3. Poland does not have diversity issue: it is 86% Roman Catholic and anti-communism was a sufficient basis for organizing. The Roman Catholic Church just happened to have a Pope who was from Poland and had strong moral authority and influence in Poland. Eritrea is diverse country with no unifying slogan for the opposition, and certainly no religious authority to inspire it.

            4. Finally, Emma arkey, there seems to be a pattern with you of picking exceptions and making them the rule. Of the Arab Spring disasters, you pick at the one exception (Tunisia) and say that can be applied in Eritrea. Similarly, the Poland case was exceptional EVEN by East European stands, never mind Eritrea.

            But I do appreciate that you gave me a direct answer to my question.

            saay

          • Amanuel Hidrat

            Arkuye Saay,

            I am a receptive by nature but deliberative to scrutinize good and bad ideas that comes for public consumption. Hence my engagement with my fellow Eritreans.

            Recently, you make me something to sense in your argument. That is “conditioning”. When I sense conditioning argument from you, you trigger my cognitive alert and make me to pull my thought pad. Why are my examples exceptions and yours are not? Strange!

            I will not act like a cancer that kills its host. But I will do my point just for the record. When you push your ideas and dismiss other’s ideas (eg. mine) as “exceptional,” it gave me a signal that something a “cooked product” is somewhere for promotion and sale. In a real debate you don’t dismiss argument as “exceptional” when in fact it isn’t. You want a relatively peaceful transitional process (with little or no bloodshed). I gave you the “orange revolution” of Ukraine, the Polish “Solidarity revolution”, the Georgian ” Rose revolution”, the Russian revolution of 1989 that over turn the Russian communist party, and the “Tunisian transitional” process. And all became exceptional and have no dynamic similarity with our reality. Humm!! The people create the dynamics when you give them the tools.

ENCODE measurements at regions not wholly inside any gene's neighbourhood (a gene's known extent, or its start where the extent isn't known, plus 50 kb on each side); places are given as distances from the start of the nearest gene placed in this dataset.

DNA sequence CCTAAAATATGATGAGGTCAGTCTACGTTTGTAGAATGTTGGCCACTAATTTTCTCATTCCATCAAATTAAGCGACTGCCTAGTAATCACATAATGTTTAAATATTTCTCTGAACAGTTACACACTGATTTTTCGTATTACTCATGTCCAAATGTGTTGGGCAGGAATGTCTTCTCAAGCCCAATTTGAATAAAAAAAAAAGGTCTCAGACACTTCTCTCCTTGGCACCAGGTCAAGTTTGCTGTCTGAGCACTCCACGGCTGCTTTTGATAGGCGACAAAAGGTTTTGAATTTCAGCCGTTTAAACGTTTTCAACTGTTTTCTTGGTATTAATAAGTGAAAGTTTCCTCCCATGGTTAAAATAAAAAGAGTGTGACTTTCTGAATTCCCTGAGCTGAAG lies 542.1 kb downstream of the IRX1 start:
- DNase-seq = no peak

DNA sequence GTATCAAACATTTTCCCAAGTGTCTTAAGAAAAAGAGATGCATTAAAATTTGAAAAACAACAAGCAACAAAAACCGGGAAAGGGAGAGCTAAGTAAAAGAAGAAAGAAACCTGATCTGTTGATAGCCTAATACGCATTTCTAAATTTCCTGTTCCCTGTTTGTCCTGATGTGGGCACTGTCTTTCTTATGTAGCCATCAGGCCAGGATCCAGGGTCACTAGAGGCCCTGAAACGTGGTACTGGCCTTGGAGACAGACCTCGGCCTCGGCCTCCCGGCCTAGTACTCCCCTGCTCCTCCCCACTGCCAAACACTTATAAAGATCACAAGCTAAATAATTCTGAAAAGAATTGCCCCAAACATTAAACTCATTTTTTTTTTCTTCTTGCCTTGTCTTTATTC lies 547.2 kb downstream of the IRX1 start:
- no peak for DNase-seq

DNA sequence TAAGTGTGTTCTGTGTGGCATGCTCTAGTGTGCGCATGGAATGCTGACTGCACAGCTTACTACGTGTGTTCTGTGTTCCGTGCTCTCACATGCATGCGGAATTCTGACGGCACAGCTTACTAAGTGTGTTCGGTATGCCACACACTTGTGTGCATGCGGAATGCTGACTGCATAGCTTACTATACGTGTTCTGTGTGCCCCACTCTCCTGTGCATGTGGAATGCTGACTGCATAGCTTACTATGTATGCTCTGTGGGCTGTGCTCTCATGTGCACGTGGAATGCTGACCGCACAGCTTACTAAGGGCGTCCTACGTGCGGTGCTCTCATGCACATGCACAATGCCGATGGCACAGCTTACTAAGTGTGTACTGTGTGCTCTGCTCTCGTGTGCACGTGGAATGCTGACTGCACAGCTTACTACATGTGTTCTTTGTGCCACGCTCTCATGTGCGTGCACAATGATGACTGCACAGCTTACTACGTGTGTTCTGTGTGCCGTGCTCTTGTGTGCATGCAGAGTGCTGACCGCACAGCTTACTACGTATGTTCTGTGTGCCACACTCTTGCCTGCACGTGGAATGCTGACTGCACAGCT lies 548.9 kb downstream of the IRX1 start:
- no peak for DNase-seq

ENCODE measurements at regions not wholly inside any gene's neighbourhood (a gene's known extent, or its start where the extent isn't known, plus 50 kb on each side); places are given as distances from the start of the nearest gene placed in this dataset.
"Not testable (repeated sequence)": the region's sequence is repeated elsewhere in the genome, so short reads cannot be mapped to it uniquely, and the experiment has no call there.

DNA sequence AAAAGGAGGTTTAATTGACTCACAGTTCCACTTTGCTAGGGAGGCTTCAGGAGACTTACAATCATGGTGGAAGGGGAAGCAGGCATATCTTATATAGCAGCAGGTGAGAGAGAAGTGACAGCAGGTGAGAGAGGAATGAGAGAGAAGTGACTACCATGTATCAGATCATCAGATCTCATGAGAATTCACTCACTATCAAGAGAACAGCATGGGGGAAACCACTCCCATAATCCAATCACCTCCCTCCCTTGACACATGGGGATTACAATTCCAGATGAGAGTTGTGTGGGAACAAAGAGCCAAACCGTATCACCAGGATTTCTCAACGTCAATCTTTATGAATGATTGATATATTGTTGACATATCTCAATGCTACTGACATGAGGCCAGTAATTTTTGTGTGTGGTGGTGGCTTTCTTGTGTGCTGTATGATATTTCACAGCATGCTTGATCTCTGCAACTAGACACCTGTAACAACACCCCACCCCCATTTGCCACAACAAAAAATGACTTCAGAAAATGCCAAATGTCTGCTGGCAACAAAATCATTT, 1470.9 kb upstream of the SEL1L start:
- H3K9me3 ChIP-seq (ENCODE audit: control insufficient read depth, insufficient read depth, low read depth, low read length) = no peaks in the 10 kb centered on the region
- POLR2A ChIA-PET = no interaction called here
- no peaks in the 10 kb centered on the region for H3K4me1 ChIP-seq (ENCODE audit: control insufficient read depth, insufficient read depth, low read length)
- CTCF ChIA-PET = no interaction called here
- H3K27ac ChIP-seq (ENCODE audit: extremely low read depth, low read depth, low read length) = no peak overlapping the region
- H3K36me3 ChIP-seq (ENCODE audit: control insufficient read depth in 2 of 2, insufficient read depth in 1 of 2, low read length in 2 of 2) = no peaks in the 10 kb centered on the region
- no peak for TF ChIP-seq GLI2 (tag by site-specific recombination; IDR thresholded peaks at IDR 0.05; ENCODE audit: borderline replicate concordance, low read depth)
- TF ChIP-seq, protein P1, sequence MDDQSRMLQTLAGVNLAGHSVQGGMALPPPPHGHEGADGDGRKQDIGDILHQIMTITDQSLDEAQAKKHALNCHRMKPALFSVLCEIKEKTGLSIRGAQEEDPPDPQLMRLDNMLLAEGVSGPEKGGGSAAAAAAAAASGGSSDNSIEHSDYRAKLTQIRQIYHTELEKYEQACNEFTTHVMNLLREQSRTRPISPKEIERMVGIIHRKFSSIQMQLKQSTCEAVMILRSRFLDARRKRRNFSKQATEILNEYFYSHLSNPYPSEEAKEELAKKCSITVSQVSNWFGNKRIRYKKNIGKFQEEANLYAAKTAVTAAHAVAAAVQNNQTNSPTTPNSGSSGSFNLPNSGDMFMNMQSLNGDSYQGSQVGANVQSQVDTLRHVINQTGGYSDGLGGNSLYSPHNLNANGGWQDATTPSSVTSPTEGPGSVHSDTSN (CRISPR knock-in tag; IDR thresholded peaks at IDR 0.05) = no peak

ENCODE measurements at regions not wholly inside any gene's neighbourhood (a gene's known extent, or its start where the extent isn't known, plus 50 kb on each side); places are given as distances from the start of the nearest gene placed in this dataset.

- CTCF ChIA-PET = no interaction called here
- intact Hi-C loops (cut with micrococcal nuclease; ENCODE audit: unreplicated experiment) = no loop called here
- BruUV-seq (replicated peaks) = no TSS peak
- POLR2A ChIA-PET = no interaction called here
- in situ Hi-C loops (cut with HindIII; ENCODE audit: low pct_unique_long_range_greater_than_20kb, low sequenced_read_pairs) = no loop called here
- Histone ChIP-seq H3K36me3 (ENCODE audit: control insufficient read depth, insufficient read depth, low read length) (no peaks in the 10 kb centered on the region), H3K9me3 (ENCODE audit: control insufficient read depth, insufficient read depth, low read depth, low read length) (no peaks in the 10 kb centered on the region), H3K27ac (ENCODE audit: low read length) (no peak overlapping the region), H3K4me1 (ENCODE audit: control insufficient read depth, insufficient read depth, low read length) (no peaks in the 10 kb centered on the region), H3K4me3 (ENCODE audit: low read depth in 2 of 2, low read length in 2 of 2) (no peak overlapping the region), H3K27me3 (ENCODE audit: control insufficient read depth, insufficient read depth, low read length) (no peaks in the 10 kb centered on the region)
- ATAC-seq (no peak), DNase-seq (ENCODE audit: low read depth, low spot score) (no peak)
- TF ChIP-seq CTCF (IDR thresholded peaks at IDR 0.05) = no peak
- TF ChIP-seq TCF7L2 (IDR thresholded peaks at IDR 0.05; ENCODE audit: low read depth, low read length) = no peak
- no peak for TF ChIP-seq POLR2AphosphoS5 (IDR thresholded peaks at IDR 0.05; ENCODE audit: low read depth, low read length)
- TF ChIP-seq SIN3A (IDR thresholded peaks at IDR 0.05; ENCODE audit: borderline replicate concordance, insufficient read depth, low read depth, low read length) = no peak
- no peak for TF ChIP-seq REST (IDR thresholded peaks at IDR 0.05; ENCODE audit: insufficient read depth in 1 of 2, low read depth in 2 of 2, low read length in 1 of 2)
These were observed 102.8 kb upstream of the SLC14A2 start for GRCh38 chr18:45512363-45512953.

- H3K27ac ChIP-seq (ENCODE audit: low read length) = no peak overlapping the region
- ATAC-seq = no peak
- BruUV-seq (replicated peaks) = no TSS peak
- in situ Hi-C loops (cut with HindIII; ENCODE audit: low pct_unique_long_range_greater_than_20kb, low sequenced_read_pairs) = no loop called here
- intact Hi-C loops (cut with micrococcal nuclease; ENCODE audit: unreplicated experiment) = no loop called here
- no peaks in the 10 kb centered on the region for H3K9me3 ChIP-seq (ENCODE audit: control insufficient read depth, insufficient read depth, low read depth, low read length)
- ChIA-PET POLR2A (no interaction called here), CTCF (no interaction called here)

Saay, if there is no sincerity in our debate, for every argument made, there are always counter argument that dismiss’ it . You don’t need long argument as a matter of fact. You just dismiss it by saying ” it doesn’t fit to our reality.”

            Hawka,

            Amanuel Hidrat

          • saay7

            Selamat Emma:

            I did not comment on any of the Color revolutions; you might be confusing me with somebody else. But, since you asked, read Ghanian author Ayittey, who was instrumental in defeating Ghanaian dictatorship (in fact he wrote a book about it called “Defeating Dictatorship” that we should use as a manual) has a good analysis about them.

            What I did comment on was the Tunisian and the Poland uprisings and yes I did say they were exceptions. I wish that was my original insight; it is not: there is a lot of scholarship on both and the consensus is that Tunisia was the exception to the Arab Spring (large, literate middle class, strong trade unions) and Poland was the exception to East Europe (Roman Catholic pope, strongly anti-communist, a strong trade union.)